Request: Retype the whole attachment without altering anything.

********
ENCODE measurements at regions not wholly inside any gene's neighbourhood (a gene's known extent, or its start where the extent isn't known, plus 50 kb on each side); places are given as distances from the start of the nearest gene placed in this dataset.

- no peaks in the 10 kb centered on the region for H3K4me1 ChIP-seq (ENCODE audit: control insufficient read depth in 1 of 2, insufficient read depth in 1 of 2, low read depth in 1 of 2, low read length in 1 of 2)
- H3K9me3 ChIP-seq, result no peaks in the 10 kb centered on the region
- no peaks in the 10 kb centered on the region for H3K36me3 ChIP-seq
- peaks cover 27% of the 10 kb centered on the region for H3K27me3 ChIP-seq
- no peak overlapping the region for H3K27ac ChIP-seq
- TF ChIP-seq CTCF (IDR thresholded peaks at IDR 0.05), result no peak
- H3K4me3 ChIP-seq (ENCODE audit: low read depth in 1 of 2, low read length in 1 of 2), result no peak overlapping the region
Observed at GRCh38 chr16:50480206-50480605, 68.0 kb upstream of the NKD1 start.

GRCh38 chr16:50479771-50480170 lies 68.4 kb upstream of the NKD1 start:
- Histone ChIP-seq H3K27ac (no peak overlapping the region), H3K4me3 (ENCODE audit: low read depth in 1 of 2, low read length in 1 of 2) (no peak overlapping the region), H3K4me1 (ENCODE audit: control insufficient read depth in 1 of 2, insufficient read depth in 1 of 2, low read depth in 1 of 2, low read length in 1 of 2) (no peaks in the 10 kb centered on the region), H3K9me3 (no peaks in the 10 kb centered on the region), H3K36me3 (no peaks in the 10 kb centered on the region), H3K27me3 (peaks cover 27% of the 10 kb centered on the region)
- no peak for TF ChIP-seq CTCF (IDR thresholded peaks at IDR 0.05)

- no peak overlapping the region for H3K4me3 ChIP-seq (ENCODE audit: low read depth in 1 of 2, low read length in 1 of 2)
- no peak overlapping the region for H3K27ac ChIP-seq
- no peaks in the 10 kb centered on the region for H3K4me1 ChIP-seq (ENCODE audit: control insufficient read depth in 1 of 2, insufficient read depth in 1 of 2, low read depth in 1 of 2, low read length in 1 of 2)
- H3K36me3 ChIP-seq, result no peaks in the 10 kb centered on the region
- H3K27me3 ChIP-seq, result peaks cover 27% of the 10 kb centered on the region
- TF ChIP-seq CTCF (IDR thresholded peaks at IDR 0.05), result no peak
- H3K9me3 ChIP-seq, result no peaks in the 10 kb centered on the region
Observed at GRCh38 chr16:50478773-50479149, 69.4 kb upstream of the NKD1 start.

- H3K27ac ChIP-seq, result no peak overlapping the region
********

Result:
ENCODE measurements at regions not wholly inside any gene's neighbourhood (a gene's known extent, or its start where the extent isn't known, plus 50 kb on each side); places are given as distances from the start of the nearest gene placed in this dataset.

- no peaks in the 10 kb centered on the region for H3K4me1 ChIP-seq (ENCODE audit: control insufficient read depth in 1 of 2, insufficient read depth in 1 of 2, low read depth in 1 of 2, low read length in 1 of 2)
- H3K9me3 ChIP-seq, result no peaks in the 10 kb centered on the region
- no peaks in the 10 kb centered on the region for H3K36me3 ChIP-seq
- peaks cover 27% of the 10 kb centered on the region for H3K27me3 ChIP-seq
- no peak overlapping the region for H3K27ac ChIP-seq
- TF ChIP-seq CTCF (IDR thresholded peaks at IDR 0.05), result no peak
- H3K4me3 ChIP-seq (ENCODE audit: low read depth in 1 of 2, low read length in 1 of 2), result no peak overlapping the region
Observed at GRCh38 chr16:50480206-50480605, 68.0 kb upstream of the NKD1 start.

GRCh38 chr16:50479771-50480170 lies 68.4 kb upstream of the NKD1 start:
- Histone ChIP-seq H3K27ac (no peak overlapping the region), H3K4me3 (ENCODE audit: low read depth in 1 of 2, low read length in 1 of 2) (no peak overlapping the region), H3K4me1 (ENCODE audit: control insufficient read depth in 1 of 2, insufficient read depth in 1 of 2, low read depth in 1 of 2, low read length in 1 of 2) (no peaks in the 10 kb centered on the region), H3K9me3 (no peaks in the 10 kb centered on the region), H3K36me3 (no peaks in the 10 kb centered on the region), H3K27me3 (peaks cover 27% of the 10 kb centered on the region)
- no peak for TF ChIP-seq CTCF (IDR thresholded peaks at IDR 0.05)

- no peak overlapping the region for H3K4me3 ChIP-seq (ENCODE audit: low read depth in 1 of 2, low read length in 1 of 2)
- no peak overlapping the region for H3K27ac ChIP-seq
- no peaks in the 10 kb centered on the region for H3K4me1 ChIP-seq (ENCODE audit: control insufficient read depth in 1 of 2, insufficient read depth in 1 of 2, low read depth in 1 of 2, low read length in 1 of 2)
- H3K36me3 ChIP-seq, result no peaks in the 10 kb centered on the region
- H3K27me3 ChIP-seq, result peaks cover 27% of the 10 kb centered on the region
- TF ChIP-seq CTCF (IDR thresholded peaks at IDR 0.05), result no peak
- H3K9me3 ChIP-seq, result no peaks in the 10 kb centered on the region
Observed at GRCh38 chr16:50478773-50479149, 69.4 kb upstream of the NKD1 start.

- H3K27ac ChIP-seq, result no peak overlapping the region